3. My Ancestor Cousin Richard Lucias Stockton died at the Alamo. Richard came to fight with Texas with Davy Crockett and died near each other during the Battle of the Alamo.

  4. My ancestors Alexander and Benjamin McCulloch were in charge of the two cannons at the Battle of San Jacinto. Ben missed fighting with his neighbor D.Crockett at the Alamo because Ben was delayed by a bad case of measles.

  5. My relatives were those shot and killed by Texas Rangers we have been fighting in court for centuries to recover our land in Kingsville but big money buys off every attorney we get, and yes the Americans didn’t want to become Catholics and learn to speak Spanish ask any College Professor!

    • I don’t know that that is necessarily a strong endorsement in this day of liberal, bias slant and rewriting of history.

  6. Yes, Mexico’s laws forbid slavery and many of the American immigrants were slave holders. This was a major source of friction between the Mexican government and the US settlers. This lesson was taught to me by my daughter when she studied US history in the 11th grade. I was surprised since it was never in my 1960s and ’70s history books but it sure was in her books.

    • The folks that hate America and desire to destroy what’s left of freedom, continually harp about slavery being the cause of all things good & evil. I’m surprised the haters don’t claim slavery is the cause of cream rising on raw milk to form buttermilk.

      • Those of us who lament America’s past tolerance of slavery do not “hate” America. We merely regret that this dark chapter in our history had to be written with so much blood. I’m not a “hater.” I consider myself a patriot.

  7. Steve Austin s G grandparents are also my 7th G grandparents. I appreciate the news articles. Just to add to the religious portion of this discussion, my Austin line were Mormons. Some of Steve’s cousins were doing battle in IL, trying to make a life for themselves.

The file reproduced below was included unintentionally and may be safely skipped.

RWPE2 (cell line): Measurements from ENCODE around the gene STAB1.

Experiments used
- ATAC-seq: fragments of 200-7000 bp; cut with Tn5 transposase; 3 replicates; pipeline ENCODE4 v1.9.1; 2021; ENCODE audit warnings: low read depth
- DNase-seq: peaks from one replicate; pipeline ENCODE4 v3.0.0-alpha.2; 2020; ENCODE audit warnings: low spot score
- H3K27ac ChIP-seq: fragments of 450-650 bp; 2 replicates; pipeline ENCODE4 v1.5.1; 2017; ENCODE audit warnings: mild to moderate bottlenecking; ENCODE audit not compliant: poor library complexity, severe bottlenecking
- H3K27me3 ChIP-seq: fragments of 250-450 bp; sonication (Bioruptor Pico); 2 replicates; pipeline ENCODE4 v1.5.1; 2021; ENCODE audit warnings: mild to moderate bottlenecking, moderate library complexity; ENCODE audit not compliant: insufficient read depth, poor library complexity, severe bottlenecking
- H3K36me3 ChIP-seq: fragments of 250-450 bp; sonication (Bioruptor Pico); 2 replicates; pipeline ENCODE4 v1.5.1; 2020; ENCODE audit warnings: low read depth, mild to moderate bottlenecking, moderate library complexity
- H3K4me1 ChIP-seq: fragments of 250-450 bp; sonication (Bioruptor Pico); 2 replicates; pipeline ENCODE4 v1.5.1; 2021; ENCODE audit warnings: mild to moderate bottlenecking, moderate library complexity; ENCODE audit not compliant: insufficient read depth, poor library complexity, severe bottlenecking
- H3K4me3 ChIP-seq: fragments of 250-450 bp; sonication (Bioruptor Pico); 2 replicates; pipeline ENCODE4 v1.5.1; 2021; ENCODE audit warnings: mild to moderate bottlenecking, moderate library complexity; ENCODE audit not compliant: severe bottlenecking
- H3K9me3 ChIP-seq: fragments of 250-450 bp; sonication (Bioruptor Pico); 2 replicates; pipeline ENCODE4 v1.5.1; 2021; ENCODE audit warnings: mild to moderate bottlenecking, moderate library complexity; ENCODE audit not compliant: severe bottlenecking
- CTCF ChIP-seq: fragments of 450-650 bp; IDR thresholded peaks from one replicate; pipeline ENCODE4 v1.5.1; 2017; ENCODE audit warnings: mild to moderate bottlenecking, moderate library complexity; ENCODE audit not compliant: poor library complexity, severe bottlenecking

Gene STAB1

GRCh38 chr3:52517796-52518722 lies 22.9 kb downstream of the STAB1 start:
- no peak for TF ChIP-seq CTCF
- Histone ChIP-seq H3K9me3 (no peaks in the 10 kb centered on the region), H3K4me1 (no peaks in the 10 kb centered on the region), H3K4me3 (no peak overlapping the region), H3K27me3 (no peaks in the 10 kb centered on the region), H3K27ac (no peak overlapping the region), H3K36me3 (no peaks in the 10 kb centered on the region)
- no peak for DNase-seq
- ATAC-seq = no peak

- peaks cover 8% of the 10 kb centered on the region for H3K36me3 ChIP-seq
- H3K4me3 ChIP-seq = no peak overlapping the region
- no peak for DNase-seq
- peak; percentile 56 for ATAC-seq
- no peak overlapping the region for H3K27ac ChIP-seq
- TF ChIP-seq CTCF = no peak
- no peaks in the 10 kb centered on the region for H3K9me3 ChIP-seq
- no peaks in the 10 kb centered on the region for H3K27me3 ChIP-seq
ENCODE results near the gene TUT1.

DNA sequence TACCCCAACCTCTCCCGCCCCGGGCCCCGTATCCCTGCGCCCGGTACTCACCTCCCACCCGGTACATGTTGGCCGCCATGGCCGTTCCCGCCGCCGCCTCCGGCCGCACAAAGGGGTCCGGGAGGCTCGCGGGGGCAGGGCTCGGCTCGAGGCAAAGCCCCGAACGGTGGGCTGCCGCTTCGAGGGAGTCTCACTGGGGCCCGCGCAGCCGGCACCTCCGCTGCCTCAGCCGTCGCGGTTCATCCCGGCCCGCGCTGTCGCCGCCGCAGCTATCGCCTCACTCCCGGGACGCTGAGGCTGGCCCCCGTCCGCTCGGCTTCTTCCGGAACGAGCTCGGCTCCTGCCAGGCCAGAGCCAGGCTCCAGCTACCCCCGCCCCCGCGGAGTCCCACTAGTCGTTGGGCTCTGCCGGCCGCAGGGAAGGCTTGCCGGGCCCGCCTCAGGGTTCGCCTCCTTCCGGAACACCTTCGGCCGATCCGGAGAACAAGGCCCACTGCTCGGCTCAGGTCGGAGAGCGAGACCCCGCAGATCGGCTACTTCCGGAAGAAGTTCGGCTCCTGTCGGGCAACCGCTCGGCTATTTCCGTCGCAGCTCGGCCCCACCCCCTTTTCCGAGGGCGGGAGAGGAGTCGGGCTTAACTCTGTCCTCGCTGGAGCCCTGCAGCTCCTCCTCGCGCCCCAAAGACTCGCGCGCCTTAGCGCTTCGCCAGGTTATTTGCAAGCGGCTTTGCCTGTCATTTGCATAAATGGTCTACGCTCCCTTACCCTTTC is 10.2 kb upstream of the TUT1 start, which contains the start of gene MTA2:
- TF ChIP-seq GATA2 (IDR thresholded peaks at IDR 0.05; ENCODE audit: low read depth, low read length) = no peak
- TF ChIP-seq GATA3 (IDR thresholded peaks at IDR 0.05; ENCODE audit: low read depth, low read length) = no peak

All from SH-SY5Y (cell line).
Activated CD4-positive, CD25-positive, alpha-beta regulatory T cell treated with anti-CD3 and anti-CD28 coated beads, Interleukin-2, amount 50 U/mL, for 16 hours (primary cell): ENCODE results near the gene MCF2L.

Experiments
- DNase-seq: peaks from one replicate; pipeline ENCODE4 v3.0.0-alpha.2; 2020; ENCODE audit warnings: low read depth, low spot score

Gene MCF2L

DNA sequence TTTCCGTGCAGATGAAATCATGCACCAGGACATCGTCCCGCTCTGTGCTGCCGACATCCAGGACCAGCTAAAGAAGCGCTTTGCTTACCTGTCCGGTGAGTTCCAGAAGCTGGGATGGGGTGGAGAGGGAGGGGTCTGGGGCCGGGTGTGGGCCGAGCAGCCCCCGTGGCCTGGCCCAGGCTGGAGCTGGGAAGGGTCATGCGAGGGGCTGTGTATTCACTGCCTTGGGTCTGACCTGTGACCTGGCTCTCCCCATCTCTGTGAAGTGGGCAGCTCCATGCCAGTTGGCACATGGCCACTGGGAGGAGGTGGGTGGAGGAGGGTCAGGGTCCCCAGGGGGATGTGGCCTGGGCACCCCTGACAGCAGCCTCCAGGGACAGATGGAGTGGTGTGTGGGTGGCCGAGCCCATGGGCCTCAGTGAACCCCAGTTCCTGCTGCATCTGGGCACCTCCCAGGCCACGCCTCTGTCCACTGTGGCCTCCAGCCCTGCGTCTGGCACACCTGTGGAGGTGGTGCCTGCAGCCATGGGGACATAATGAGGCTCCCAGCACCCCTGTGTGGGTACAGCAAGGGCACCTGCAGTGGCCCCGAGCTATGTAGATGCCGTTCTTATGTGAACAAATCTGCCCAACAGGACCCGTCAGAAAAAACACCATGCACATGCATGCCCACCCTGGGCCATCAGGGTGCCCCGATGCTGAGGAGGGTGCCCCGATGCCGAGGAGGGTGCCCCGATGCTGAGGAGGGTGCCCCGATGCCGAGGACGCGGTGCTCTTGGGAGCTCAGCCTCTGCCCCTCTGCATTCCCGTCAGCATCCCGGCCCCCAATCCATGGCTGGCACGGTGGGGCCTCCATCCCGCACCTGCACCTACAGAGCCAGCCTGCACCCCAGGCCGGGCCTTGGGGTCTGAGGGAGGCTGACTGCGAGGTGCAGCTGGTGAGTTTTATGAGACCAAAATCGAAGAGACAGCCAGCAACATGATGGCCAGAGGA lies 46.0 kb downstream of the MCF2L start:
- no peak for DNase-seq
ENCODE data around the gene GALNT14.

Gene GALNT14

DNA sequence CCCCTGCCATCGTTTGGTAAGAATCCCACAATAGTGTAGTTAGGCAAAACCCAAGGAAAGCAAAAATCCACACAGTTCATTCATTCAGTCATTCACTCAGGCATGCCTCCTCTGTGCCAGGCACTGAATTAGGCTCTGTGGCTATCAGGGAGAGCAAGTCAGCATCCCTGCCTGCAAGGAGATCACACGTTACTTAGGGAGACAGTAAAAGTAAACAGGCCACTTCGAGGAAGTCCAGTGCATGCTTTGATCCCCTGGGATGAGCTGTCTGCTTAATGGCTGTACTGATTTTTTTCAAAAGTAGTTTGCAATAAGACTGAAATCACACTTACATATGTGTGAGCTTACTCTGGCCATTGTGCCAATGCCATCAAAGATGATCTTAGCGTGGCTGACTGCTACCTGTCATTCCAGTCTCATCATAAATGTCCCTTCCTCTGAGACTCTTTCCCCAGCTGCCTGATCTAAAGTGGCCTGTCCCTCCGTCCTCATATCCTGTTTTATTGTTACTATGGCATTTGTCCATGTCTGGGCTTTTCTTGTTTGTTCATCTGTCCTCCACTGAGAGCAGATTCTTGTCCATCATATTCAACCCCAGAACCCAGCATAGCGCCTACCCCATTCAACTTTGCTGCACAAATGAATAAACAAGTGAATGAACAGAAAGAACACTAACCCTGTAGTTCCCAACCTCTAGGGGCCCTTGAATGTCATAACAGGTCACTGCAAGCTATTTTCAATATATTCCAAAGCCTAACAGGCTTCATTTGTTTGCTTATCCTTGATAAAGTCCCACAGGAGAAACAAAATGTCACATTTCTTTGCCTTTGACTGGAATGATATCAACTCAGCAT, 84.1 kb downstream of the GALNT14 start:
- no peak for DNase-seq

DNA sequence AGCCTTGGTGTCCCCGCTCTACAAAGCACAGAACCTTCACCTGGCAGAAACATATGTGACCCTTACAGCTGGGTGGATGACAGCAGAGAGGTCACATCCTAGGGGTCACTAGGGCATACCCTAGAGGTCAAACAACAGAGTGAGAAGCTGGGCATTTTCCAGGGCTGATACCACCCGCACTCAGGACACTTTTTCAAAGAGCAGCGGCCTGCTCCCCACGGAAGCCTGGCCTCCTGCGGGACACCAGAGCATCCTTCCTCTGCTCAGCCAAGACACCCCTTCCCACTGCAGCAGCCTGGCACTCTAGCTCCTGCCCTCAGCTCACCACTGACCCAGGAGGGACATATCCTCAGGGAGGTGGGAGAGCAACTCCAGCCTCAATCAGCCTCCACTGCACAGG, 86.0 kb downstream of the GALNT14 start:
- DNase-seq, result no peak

• Interesting you mentioned the Mormons. When my ancestors came to Texas in 1847, they wrote about the hardships of the journey, including yellow fever, fighting hostile indians, and worried about renegade Mormons. Fun fact.

  8. I’m English, and live in England. So nothing to do with my history. But I have found this article very interesting. Thank you to all who posted information. A fascinating read.

  9. Some of my ancestors were part of the Frontier Defense during the Civil War. They stayed in Texas and fought the Comanches. My Great Grandfather was born while the famil was “forted up” in Ft. Owlhead. That is my father’s family. On my mother’s side, some of my relatives fought for the Texas Revolution. The Irish ones had moved to Texas when only Catholics were being offered land. My Texas roots run deep, though my parents moved while I was not yet born.

  10. I think you’ll find most emigrants to Texas were poor, landless and could not afford a slave even if they wanted one. My ancestors left Arkansas for Texas for opportunity and cheap land.
    It is tiresome to continually claim that racism and slavery were primary to the ambitions of poor Americans.

    • It would seem tiresome to admit to such inhuman behavior by whites keeping African men, women and children of God enslaved. Yes one of the main reasons of the battle of the Alamo and other northern Mexican territories was because of evil slave holding Americans like Davy Crockett did not agree with the Mexican government’s banning of slavery in Mexican Territories. As a Black man I forever respect the Mexican and Black Africans who fought to right a human wrong! God bless my brave ancestors!

      • Davy Crockett never owned slaves as far as I can tell. He did fight for the civil rights of natives though. Proud of him.

        • The real David Crockett (he never, as Shackford points out, referred to himself as “Davy”) was a kind of 19th-century Lamar Alexander: He wore a buckskin shirt only while campaigning, as an image-building device. He was a slave owner (albeit a small-time one who sold his human property to pay his debts) who died fighting for a cause that included the right (denied under Mexican law) to own slaves. And he was a political tool: After taking a principled stand against a public lands bill that would have hurt his western-Tennessee constituents, which alienated the Jackson-led Democratic Party, he allowed himself to be co-opted by the Whigs. They polished up his homespun persona, in part by helping him put together his famous autobiography, then wound him up like a toy frontiersman doll and turned him loose to undercut Jackson.